Business Entity Selection

If you own or manage a business, you should consider usable, effective documents to help you conduct your business in a safe and professional manner. You should consider the “exit strategy” for what happens to the business interests if you become ill or pass on. McManus Estate Planning LLC has broad experience in writing and reviewing business agreements.

An important consideration if you are starting a business is Business Entity Selection. You will need to choose an appropriate legal business entity. Each of the several options has a specific structure and features—and each type has different laws governing its formation and operation. Choosing a business entity is a critical step in providing you with both potential tax advantages and legal protection of your assets.

There are many choices of business structure, including but not limited to

  • Sole Proprietorship
  • General Partnership
  • Limited Liability Company (LLC), including Single-Member LLC
  • Limited Partnership
  • Corporation (C Corporation or S Corporation)

Sole Proprietorship is a common business entity, but one that incurs some risk for its owner. The individual owns all of the business’s assets and has unlimited personal responsibility for all of its liabilities. This type of business provides no intrinsic legal protection of personal assets. A sole proprietorship may be owned by only one person, who is personally responsible for the taxes on all income for the business at applicable tax rates. We generally advise against sole proprietorships because of the potential for personal liability.

Two or more people operating a business together can form a General Partnership. Each general partner participates in the operation and owns assets and shares of the profits or losses. If there is no agreement to the contrary, it is assumed that general partners always own equal shares of the business, even if they contribute different amounts of capital and labor into the business. Each partner bears personal responsibility for the business, including tax liabilities, which are taxed through each individual’s return. While a partnership agreement may delineate specifics the relationships among the partners, no partner has protection against issues raised by missteps of one of the partners. A lawsuit against the business because of one partner affects all partners equally—and can extend to their personal assets. Because legal protection is so limited and all of the partners’ assets are potentially at risk, we generally recommend that our clients not join general partnerships. All of the other business entity options offer some liability protection.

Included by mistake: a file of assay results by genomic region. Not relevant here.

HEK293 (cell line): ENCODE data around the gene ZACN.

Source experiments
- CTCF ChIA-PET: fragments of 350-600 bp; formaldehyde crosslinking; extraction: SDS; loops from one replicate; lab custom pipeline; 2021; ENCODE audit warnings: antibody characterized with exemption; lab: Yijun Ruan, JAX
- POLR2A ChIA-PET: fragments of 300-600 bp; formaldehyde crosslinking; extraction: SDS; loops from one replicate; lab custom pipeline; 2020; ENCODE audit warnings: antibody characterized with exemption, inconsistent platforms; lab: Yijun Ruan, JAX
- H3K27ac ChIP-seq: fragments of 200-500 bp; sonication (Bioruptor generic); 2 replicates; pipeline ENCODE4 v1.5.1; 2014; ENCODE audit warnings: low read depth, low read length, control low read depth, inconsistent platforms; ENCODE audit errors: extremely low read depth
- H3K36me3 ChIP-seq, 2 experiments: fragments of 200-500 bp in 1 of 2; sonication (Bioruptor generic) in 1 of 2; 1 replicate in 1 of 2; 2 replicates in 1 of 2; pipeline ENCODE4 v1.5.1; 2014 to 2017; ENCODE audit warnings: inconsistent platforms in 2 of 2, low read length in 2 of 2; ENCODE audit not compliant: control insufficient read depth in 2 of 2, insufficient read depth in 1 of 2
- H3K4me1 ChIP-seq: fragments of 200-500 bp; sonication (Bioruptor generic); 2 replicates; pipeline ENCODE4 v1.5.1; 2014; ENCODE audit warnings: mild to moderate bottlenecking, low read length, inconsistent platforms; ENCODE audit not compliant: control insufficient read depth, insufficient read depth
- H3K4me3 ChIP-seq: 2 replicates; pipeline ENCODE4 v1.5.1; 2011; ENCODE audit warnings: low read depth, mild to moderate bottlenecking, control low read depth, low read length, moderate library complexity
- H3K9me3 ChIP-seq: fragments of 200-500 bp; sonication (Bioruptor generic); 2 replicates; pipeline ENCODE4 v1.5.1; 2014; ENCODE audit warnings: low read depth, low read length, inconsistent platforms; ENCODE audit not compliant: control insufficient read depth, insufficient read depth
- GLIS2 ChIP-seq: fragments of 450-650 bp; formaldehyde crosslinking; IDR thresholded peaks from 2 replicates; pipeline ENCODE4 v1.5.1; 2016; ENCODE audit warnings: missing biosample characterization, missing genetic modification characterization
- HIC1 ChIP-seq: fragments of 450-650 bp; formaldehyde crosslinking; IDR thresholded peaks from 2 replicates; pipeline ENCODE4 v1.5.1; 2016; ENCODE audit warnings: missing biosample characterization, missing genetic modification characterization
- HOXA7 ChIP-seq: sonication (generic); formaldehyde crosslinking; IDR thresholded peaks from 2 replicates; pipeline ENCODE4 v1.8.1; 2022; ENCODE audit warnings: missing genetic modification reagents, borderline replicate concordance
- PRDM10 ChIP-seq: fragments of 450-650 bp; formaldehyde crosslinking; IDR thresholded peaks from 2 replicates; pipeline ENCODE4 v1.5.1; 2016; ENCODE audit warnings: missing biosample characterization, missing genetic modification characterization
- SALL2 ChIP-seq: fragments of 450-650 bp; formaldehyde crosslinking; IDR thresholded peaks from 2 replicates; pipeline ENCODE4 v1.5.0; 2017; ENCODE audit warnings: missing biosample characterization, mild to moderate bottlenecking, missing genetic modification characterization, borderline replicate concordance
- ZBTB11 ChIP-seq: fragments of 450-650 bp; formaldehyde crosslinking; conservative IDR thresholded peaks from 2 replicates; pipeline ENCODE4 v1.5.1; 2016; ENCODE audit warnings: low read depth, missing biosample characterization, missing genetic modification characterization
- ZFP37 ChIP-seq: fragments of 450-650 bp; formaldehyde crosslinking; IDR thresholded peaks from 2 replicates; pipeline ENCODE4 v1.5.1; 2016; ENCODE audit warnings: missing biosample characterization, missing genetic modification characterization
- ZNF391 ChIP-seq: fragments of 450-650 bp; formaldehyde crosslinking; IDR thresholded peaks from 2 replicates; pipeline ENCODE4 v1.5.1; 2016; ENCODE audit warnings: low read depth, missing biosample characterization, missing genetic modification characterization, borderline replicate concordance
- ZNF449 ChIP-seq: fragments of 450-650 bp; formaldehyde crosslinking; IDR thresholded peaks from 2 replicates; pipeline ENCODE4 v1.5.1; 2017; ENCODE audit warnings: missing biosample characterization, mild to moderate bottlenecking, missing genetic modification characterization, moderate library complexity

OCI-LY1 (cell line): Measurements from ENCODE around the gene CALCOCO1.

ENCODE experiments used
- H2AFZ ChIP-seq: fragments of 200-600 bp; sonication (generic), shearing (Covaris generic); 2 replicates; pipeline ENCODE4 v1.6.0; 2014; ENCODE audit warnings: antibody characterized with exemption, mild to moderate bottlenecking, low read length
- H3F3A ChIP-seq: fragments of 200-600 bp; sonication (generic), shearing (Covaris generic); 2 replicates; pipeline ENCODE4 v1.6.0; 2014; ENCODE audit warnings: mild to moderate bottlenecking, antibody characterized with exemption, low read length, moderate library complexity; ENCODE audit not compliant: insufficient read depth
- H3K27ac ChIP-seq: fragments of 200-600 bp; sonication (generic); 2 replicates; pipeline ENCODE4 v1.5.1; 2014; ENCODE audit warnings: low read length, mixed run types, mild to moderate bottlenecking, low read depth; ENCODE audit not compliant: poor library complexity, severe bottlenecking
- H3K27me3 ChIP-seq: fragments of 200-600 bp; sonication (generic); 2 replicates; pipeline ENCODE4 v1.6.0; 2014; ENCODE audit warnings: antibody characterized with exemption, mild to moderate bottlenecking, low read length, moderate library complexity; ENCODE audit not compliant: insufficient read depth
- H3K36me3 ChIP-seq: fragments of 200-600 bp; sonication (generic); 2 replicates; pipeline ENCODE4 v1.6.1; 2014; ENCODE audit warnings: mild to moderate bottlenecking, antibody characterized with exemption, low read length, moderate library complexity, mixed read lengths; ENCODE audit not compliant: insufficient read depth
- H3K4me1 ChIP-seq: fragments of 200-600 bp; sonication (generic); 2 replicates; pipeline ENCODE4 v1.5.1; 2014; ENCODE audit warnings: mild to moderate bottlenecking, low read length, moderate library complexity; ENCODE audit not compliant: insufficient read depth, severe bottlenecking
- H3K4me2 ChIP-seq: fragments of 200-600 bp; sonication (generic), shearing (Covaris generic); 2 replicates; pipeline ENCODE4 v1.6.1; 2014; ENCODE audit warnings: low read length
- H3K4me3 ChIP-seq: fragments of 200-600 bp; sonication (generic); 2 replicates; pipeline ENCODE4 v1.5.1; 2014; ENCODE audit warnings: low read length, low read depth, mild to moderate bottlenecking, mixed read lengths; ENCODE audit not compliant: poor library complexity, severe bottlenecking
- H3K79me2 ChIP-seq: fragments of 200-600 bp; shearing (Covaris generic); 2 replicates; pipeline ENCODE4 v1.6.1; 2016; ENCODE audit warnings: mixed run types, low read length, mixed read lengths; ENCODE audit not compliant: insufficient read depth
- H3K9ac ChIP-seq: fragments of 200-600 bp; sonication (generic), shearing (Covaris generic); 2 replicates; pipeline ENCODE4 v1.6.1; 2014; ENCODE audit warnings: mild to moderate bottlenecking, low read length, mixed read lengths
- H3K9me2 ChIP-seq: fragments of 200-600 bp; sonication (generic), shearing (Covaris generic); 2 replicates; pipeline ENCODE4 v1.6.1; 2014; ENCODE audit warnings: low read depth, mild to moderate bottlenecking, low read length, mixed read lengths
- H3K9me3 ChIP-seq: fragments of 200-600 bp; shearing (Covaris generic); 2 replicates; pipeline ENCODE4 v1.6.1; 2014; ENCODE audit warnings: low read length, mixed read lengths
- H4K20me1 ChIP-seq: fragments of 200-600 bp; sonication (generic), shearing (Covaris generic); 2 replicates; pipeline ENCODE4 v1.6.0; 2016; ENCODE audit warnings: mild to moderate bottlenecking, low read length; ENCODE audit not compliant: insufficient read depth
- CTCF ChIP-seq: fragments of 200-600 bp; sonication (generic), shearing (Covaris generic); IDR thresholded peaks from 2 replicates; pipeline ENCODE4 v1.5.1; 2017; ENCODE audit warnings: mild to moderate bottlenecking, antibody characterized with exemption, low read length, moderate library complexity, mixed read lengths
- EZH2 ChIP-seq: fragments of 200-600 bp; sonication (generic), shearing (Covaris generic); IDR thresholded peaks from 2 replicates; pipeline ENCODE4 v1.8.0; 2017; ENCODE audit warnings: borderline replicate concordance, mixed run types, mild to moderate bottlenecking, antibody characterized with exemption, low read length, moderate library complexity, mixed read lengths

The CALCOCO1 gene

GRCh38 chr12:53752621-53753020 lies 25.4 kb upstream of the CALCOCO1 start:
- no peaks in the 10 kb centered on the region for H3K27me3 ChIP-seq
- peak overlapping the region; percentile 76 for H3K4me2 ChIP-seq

A Limited Liability Company, which must file articles with the state, combines elements of both partnerships and corporations. In an LLC, the owners are known as members, and they risk losing only the money that has been invested into the LLC. An LLC is not a separate taxable entity, and its members must report business income or loss on their personal income tax returns, as if they were in a partnership. They benefit from the same sort of protection from personal liability as corporations, hence the term “limited liability.” Only the LLC assets are at risk in the event of a lawsuit or company debt. This protection can evaporate, however, if the LLC owners take actions that are deemed illegal, unethical, or irresponsible.

For a solo operator, a Single-Member LLC is a viable alternative to the sole proprietorship, which offers no liability-limiting protections. When there will be one or more limited partners—contributing capital and sharing in profits, but not active in management—a Limited Partnership provides an excellent solution with asset protection. For the limited partner(s), asset liability is proportional to the size of the initial investment of capital. When all owners perform management duties, a limited partnership is not a viable option because it would jeopardize their status as limited partners.

A Corporation is a separate legal and taxable entity. Statutory formalities govern the setting up of a corporation. Except under certain circumstances, the owners of the corporation are personally protected from the corporation’s liabilities. When capitalizing a business with outside investment, it is important to make clear whether or not investors will be able to vote when issuing ownership interests—essentially private stock—and to determine whether investment returns will take the form of equity growth or income distributions.

Sometimes a business owner will change the type of business entity in order to change the ownership of the business. An owner might, for example, wish to transfer ownership by using gifts, installment sales, stock redemptions, a bequest, or a combination of two or more.

Each business entity selection is unique. At McManus Estate Planning LLC we acquaint ourselves with all aspects of your business so we can carefully match the benefits of the various entities with your objectives. We will help you consider all of the alternatives and help you make the best choice. Contact our offices to explore your business entity options and to write or review the contracts you plan to use.